Plans for a 10-storey business hotel at the “tranquil” north end of Seven Mile Beach have been rejected after an unprecedented number of objections to the proposal.
The Central Planning Authority sifted through more than 200 pages of objections to the Libanon Corporation’s plan for a 129-room hotel named The Shores on the roadside of West Bay Road before turning down the proposal.
Around 60 people showed up in person to speak out against the plan at the Central Planning Authority’s meeting on Wednesday. Chair A.L. Thompson said it was the largest number of objectors that had ever shown up to one of its meetings.
Several property owners and managers of neighbouring condo developments argued that a hotel of that scale and size was out of keeping with the character of the area, which they described as tranquil and peaceful in comparison to the more developed southern end of the Seven Mile strip. They also warned that the hotel did not have direct beach access and would risk clogging public beach access paths.
Attorney Nicholas Dixey, representing owners in The Commonwealth complex, said the hotel design looked like a “grounded cruise ship”.
He said the developer had described it at various times as a luxury hotel, a boutique property, an affordable hotel and a business hotel.
“It is a nebulous concept that keeps changing depending on what side of the bed they got out of,” he said.
He said there was no obvious need for the hotel and there appeared to be no business plan behind the development. If it failed, he said, it could leave a monolithic eyesore, comparable to the old Hyatt property, in the middle of one of the most serene sections of West Bay Road.
He said the northern end of the beach was characterised by small developments that retained Cayman’s old-style charm, and allowing the hotel would “forever change the character of the area”.
Several condo owners and managers testified that they believed the development would negatively impact tourism in the area.
Dawn Ackermon, property manager at the Mandalay complex, urged the board to wait until the conclusion of Plan Cayman, the national development plan that will look at allowable building heights and styles in all areas of the country, including Seven Mile Beach.
She said the outline of that plan indicates potential to protect and preserve the character of the northern end of the beach.
Other property owners highlighted their belief that the northern end of the beach had a distinct character that needed to be retained.
Judith Lankford, manager at the Anchorage, said she had seen three generations of multiple families come to visit, year after year. She said these repeat guests were attracted to the distinct charms of the area.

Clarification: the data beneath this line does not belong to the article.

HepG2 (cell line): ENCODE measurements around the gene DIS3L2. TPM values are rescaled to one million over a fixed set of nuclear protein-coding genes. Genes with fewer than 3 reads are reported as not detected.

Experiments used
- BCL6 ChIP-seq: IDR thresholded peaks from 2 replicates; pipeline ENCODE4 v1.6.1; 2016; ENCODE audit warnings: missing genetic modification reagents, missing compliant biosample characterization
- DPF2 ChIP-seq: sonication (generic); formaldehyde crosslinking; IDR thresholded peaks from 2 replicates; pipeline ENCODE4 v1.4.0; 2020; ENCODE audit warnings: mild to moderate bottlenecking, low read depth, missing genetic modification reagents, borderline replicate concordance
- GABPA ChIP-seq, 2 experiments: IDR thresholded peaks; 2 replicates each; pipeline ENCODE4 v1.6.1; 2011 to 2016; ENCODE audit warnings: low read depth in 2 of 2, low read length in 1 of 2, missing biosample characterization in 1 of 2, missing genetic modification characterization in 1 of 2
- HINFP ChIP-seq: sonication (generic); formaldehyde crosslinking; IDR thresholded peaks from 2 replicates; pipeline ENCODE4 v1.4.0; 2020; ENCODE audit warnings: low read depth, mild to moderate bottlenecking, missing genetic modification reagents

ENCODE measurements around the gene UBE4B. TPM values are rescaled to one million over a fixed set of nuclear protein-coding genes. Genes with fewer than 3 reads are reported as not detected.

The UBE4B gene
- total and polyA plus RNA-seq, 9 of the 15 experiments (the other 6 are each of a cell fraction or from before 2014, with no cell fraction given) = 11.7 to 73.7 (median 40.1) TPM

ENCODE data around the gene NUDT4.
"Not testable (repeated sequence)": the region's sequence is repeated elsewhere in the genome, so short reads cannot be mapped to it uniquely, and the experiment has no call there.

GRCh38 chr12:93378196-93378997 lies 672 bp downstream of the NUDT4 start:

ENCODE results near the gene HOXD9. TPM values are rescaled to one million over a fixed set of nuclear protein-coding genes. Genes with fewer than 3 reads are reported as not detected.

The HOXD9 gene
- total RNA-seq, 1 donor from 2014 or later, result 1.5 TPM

If major hotel developments were approved, she said, “paradise will be lost”.
“This area is the last bastion of tranquillity on Seven Mile Beach. Let’s save it.”
Sammy Jackson, an attorney representing owners at the Mandalay, urged the board to listen to experienced voices from the tourism trade saying it would actively damage the industry.
The Department of Tourism noted in its written advice on the application that it was advocating for hotel developers to seek other areas within Cayman.
“It should be noted that the Seven Mile Beach area has reached capacity with the development of hotels,” DoT officials wrote.
Architect Michael Stroh and attorney Michael Alberga represented the developer at the hearing.
Stroh of Trio Architects said the project was within all the regulations for development within that zone. He said it was a business hotel, rather than a resort, and would not have a major impact on the beach.
He said there was a public beach access a five minute walk away that the hotels guests could use, comparing it to the Sunshine Suites – which is also on the road side of the beach.
Alberga said there was a clear need for a business hotel in Grand Cayman. He said new financial services legislation would mean more companies with a greater presence on island and more business travel.
He said the Kimpton was the only substantial new hotel built in Cayman in the last 13 years despite a large increase in tourism and improvements in infrastructure.
“I appreciate the concerns of the people in the surrounding area, but the fact is that there has been a substantial rezoning and recalculation of Seven Mile Beach to allow much greater density and much greater height.”
He read from planning minutes dating back to 2005 for the development of the Renaissance, pointing out that owners in that complex were now making the same objections that were raised when it was built.